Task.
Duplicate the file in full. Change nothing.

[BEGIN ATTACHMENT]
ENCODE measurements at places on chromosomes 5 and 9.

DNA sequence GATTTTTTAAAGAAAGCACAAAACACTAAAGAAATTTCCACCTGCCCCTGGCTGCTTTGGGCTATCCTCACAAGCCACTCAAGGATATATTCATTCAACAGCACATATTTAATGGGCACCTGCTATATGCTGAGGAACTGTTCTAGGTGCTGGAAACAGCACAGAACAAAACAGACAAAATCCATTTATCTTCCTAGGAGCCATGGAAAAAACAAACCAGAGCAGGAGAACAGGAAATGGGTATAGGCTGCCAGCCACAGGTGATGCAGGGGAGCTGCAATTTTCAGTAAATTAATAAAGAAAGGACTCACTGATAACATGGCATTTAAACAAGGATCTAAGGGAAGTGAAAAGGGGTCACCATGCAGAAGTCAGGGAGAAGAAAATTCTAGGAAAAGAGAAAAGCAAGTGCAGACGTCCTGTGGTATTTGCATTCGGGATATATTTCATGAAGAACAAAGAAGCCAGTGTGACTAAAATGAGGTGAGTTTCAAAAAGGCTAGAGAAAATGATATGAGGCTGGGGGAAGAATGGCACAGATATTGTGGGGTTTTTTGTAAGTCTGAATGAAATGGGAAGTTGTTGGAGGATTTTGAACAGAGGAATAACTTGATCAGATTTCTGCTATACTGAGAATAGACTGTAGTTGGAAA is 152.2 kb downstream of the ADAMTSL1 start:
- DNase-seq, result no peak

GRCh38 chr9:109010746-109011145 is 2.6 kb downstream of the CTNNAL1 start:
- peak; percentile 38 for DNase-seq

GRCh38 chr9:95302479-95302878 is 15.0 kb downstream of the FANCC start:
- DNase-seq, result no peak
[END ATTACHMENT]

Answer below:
ENCODE measurements at places on chromosomes 5 and 9.

DNA sequence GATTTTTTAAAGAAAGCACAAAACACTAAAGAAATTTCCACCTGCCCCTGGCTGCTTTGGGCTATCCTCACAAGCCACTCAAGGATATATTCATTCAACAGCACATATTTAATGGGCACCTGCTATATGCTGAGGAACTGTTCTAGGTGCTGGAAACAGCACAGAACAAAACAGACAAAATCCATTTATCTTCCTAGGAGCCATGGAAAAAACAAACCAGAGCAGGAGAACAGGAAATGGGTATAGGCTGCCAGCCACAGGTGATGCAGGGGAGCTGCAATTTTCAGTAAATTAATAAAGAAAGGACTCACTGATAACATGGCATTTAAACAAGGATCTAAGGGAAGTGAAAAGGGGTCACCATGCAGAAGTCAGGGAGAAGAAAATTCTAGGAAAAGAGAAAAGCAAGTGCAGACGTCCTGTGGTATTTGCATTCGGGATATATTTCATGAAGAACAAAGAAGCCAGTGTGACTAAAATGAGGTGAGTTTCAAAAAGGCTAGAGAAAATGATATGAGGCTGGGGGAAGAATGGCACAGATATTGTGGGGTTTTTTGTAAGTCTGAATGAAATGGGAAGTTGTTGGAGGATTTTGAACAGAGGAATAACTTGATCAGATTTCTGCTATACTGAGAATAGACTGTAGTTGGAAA is 152.2 kb downstream of the ADAMTSL1 start:
- DNase-seq, result no peak

GRCh38 chr9:109010746-109011145 is 2.6 kb downstream of the CTNNAL1 start:
- peak; percentile 38 for DNase-seq

GRCh38 chr9:95302479-95302878 is 15.0 kb downstream of the FANCC start:
- DNase-seq, result no peak